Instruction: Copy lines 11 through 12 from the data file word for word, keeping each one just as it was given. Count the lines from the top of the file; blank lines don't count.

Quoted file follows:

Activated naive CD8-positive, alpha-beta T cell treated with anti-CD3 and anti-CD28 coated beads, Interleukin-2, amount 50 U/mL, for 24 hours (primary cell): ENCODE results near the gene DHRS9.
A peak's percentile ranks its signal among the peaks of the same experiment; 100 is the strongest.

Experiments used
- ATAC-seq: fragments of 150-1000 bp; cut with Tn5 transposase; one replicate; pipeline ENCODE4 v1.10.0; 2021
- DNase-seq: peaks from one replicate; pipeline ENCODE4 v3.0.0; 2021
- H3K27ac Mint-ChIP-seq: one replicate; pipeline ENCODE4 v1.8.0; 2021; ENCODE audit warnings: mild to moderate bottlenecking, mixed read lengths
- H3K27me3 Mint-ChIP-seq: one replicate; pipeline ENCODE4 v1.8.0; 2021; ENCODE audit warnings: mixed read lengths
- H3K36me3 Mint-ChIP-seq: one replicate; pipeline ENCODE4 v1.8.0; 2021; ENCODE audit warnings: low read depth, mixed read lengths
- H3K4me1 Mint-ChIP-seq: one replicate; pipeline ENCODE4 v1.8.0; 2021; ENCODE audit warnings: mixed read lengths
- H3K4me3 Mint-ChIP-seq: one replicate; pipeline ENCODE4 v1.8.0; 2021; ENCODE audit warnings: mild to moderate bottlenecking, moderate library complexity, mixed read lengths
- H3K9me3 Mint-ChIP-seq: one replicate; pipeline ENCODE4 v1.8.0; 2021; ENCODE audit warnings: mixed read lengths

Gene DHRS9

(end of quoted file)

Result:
- H3K9me3 Mint-ChIP-seq: one replicate; pipeline ENCODE4 v1.8.0; 2021; ENCODE audit warnings: mixed read lengths

Gene DHRS9